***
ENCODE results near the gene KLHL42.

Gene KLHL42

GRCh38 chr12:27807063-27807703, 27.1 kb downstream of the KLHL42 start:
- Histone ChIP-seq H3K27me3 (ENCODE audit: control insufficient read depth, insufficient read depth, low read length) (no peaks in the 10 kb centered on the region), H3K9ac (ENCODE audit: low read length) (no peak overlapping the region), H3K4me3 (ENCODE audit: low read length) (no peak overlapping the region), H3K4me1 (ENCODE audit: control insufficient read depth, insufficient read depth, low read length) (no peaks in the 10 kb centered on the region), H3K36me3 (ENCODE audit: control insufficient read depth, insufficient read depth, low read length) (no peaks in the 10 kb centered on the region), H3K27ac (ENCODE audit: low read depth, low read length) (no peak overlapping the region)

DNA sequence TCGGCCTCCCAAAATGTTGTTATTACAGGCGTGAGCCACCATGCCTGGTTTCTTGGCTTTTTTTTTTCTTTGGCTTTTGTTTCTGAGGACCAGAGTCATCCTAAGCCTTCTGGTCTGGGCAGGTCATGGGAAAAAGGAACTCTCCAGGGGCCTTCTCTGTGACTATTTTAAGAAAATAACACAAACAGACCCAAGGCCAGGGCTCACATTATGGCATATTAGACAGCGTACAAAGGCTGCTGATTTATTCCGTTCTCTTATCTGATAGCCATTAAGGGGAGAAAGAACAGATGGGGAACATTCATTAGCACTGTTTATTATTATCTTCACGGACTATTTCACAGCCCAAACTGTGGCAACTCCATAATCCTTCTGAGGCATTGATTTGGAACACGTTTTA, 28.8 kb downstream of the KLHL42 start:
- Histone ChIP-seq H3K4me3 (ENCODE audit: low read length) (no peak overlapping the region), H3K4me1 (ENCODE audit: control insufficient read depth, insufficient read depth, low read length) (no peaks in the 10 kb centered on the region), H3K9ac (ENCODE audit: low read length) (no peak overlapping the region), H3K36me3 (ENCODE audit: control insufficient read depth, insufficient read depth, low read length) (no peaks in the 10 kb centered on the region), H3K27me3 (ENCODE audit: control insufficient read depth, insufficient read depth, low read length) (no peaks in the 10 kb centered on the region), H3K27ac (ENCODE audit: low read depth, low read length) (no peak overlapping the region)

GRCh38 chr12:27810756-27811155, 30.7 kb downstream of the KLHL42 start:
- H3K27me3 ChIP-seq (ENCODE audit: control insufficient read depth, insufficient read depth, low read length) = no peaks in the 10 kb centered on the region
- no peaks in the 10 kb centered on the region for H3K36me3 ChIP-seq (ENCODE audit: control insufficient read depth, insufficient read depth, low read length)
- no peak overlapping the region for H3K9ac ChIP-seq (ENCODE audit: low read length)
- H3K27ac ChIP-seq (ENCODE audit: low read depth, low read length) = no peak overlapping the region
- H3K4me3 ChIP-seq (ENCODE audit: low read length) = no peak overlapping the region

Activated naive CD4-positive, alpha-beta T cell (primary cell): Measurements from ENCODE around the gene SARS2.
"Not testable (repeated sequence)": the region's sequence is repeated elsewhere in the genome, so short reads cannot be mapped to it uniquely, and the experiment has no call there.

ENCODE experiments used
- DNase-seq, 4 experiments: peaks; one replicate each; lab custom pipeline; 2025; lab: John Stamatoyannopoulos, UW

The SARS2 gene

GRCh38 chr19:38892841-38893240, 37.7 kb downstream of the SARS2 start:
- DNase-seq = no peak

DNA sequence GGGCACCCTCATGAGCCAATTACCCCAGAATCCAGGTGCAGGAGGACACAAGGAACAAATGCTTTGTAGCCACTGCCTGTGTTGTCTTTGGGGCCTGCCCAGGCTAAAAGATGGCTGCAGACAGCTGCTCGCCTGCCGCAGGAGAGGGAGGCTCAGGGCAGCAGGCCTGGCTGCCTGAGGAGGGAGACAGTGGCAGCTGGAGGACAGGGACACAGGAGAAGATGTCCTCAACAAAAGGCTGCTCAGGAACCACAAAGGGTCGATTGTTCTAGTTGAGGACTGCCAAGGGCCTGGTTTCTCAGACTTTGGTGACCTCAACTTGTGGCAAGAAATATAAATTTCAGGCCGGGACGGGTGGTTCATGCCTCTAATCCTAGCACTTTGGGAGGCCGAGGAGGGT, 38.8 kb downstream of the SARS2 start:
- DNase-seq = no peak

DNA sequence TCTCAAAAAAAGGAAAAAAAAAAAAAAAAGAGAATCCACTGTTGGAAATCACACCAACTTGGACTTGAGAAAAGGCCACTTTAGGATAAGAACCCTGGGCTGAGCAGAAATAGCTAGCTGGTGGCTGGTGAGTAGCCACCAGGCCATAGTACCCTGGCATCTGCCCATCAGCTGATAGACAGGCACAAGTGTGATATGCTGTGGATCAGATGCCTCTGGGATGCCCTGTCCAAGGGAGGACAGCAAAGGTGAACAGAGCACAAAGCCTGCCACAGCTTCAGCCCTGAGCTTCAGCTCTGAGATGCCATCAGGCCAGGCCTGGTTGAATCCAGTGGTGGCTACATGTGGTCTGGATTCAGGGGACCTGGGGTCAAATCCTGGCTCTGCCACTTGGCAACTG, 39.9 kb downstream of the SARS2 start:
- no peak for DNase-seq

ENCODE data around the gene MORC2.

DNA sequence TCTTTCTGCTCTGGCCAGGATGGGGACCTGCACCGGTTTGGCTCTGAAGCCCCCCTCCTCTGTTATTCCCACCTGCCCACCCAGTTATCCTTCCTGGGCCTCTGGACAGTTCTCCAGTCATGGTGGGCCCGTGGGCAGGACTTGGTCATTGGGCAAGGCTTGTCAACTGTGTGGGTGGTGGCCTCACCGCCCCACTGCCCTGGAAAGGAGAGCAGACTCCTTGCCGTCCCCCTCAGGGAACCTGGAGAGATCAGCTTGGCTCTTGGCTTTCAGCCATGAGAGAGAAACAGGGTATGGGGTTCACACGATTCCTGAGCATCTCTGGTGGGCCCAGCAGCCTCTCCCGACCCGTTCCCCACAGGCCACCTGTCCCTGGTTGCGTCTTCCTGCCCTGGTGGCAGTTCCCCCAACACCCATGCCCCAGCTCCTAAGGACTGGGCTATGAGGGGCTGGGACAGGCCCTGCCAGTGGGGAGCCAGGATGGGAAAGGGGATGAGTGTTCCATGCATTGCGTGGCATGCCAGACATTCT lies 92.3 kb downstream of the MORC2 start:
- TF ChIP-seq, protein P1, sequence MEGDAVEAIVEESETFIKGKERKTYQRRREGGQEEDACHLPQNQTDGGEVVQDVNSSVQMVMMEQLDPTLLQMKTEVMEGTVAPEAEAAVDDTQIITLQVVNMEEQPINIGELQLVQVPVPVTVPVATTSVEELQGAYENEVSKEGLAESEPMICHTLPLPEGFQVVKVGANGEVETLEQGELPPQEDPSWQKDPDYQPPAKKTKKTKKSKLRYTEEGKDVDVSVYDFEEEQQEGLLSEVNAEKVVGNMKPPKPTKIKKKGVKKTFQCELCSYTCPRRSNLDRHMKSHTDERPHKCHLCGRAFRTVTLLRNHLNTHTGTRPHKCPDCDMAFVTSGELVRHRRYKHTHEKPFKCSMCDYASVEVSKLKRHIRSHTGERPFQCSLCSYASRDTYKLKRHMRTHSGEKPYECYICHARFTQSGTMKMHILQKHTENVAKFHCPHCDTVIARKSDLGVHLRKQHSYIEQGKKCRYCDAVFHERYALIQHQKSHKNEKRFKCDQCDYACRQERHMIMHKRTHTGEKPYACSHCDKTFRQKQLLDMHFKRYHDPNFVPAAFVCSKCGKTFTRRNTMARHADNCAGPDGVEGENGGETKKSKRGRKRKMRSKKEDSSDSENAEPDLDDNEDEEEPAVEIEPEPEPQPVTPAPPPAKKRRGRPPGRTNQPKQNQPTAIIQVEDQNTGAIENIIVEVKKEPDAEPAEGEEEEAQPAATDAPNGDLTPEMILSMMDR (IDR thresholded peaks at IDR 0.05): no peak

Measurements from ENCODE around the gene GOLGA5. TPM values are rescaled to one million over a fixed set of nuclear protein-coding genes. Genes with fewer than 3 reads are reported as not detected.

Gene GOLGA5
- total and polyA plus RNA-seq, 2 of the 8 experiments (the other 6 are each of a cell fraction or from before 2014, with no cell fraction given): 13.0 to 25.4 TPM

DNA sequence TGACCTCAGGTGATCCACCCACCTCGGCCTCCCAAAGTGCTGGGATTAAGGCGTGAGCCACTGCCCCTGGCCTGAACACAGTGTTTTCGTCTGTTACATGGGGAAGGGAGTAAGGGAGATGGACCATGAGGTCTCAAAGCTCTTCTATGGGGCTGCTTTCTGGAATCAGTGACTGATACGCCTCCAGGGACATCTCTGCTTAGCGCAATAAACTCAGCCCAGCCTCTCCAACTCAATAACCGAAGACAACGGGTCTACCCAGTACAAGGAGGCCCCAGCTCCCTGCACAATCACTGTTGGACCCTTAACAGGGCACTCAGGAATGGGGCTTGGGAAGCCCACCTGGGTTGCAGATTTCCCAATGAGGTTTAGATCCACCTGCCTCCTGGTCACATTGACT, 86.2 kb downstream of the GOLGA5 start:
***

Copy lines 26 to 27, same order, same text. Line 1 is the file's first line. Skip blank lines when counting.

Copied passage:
- TF ChIP-seq, protein P1, sequence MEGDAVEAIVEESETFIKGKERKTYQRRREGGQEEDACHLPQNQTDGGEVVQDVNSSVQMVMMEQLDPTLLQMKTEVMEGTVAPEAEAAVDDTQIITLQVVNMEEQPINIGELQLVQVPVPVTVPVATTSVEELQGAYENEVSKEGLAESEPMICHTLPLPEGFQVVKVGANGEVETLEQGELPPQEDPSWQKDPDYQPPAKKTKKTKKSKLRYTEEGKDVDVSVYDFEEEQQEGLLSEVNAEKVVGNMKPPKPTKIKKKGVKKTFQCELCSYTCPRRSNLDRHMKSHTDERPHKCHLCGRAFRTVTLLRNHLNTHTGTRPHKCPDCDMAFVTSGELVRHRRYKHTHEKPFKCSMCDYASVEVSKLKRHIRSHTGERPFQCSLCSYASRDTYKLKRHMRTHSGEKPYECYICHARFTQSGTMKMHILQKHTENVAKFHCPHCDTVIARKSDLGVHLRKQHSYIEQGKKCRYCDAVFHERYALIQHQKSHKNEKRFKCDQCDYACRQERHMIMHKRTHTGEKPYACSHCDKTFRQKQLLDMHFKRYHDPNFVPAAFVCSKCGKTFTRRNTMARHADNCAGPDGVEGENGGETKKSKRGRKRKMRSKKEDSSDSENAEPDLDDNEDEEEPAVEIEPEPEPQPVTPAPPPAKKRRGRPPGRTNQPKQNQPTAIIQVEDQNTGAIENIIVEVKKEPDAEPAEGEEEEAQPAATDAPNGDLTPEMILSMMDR (IDR thresholded peaks at IDR 0.05): no peak

Measurements from ENCODE around the gene GOLGA5. TPM values are rescaled to one million over a fixed set of nuclear protein-coding genes. Genes with fewer than 3 reads are reported as not detected.